Though “Cody” is the smallest horse in the field at just 15.3 hands, he has a big horse stride, and he held his own on the course. “I wanted to go out and have a consistent round with good jumps all the way around,” Maya said. “It’s great going out on a horse that you know will jump anything you point him at.”
The show jumping has been a work in progress this year as Maya and Cody have stepped up to the Advanced level. They lost the CCI2* here last year after a rail at the second fence, so she’s focused on having the best round she possibly can tomorrow.
“Every day is a new day,” she said. “It has definitely been improving, and I’m feeling more and and more confident about it. I’m here this weekend to get all three days as good as I can, so I hope to go in and do the best we can do.”
Eveready II gets better with age
Barb Crabo said she made the decision about three years ago to forgo CCIs with Eveready II, a 15-year-old Swedish Warmblood gelding she owns, but the horse has been feeling so good that she decided to come back to this event, where he finished third in 2011. “He keeps getting better with age; he’s been sound and healthy all year, so we decided to go for it. He loves it so much, and he felt absolutely amazing out there.”
Though Barb’s 11-year-old daughter has called dibs on “Ready” as her future Young Rider horse, Barb said she isn’t ready to hand over the reins just yet. “He’s made it clear that he’s not ready for that, and I’m not ready either,” Barb said, emphasizing that he felt fantastic in placing fifth at both the Rebecca Farm CIC3* and Adequan USEA Gold Cup Final this summer.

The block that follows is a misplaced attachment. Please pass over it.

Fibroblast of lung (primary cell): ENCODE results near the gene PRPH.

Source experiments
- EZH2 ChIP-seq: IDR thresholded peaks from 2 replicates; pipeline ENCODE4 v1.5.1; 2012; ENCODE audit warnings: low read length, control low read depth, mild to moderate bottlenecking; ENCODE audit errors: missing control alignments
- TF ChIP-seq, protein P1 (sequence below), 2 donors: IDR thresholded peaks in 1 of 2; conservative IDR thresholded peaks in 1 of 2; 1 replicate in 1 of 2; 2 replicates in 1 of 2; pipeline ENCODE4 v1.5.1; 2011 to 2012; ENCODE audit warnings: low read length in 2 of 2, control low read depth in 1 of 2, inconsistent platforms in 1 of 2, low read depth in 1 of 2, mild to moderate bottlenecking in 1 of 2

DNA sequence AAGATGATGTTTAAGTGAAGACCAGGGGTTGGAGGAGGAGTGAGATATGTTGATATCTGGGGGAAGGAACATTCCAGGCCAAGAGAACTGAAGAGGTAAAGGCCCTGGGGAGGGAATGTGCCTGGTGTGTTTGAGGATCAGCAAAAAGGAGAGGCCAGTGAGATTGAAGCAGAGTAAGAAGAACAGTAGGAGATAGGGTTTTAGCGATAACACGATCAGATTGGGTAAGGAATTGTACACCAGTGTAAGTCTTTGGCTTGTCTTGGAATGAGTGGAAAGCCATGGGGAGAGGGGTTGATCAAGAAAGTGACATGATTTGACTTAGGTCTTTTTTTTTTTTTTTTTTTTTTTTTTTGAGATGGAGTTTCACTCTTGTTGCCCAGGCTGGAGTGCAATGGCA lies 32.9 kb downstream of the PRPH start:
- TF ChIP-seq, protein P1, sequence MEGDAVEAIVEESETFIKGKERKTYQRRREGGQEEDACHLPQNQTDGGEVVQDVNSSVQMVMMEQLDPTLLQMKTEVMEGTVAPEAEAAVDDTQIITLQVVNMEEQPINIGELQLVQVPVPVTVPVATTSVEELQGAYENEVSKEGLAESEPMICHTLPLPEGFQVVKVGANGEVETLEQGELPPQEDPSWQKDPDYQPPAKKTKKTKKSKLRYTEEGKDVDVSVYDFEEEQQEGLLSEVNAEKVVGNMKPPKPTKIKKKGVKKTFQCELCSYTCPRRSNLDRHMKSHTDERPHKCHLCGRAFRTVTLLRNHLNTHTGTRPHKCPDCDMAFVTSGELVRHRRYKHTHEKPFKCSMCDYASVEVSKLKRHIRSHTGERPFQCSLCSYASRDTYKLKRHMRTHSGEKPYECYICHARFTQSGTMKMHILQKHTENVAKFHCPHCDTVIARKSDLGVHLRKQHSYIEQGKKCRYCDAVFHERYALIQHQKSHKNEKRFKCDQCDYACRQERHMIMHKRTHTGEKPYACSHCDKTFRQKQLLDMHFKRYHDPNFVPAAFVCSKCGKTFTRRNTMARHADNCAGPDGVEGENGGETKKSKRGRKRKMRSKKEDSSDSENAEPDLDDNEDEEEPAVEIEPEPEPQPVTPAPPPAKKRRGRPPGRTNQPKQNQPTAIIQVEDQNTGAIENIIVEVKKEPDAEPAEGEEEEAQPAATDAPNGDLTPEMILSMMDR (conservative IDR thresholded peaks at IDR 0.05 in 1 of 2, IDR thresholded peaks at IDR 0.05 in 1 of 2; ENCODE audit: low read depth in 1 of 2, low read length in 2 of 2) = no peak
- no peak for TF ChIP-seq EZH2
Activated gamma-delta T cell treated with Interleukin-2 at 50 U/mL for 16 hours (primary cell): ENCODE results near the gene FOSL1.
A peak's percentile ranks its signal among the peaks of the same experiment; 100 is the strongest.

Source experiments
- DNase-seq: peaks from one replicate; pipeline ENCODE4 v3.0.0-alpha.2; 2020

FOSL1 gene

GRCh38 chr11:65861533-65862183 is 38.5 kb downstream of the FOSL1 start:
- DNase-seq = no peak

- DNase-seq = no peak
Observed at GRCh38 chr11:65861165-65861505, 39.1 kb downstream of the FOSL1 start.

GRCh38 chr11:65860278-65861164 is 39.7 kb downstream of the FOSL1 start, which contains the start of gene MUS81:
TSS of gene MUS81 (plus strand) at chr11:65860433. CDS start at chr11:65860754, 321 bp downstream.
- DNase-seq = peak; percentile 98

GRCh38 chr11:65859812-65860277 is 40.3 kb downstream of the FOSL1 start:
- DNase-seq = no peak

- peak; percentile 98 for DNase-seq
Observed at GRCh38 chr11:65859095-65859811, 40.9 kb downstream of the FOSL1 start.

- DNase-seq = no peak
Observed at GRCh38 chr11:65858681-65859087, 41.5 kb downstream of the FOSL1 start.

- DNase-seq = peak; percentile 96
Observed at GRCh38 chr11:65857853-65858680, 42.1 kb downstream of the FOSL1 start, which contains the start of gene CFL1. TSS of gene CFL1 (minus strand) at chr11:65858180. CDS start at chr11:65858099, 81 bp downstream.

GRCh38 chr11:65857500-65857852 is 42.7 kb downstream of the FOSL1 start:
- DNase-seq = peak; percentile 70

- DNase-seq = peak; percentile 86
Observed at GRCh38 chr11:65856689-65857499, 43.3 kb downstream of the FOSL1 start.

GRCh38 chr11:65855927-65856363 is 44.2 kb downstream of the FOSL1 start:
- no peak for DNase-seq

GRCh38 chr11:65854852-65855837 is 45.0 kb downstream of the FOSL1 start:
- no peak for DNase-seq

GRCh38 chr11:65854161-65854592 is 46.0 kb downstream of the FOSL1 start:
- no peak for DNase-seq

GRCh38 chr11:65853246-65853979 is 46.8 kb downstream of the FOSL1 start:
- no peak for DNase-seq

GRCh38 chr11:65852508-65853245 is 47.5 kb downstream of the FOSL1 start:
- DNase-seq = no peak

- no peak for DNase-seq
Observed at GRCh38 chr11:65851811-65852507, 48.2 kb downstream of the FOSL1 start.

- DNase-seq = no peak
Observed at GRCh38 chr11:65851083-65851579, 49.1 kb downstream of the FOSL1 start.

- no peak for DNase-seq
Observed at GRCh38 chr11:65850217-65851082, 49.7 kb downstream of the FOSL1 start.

As if the fastest cross country trip of the day wasn’t enough to leave her over the moon tonight, Barb said she’s also thrilled that they broke into the 40s in dressage yesterday, a goal she’s been chipping away at for quite awhile now. “That made my year,” she said.
What else went down in the CCI3*?
Half of the division ultimately jumped clear, with three riders completing the course with jumping penalties on their score cards: Gina Miles and S.V.R. Ron, Mackenna Shea and Landioso, and David Acord and Reins for Justice.
Boyd Martin and Trading Aces were the only pair to retire on course when the horse stopped at 19a, a devastating conclusion to their weekend at Galway Downs, as he hoped to prove the horse could conquer a CCI track after the World Equestrian Games. We have another post coming with comments from Boyd, so check back later to read that.
Kaitlin Veltkamp parted ways with Flashpoint D early in the course, and Ellen Doughty-Hume had a heartbreaking fall toward the end of the course from Sir Oberon, when he left a leg at the final water and she couldn’t quite save it. Bunnie Sexton and Rise Against and Jolie Wentworth and Goodknight both withdrew before the start of cross country.
Marilyn Little is currently riding in the CCI* after holding the lead in the CCI2* with RF West Indie by just .7 penalties over James Atkinson and Gustav. We’ll have the full two-star report coming your way shortly as soon as we get comments from Marilyn. Keep checking back for much more from Galway Downs.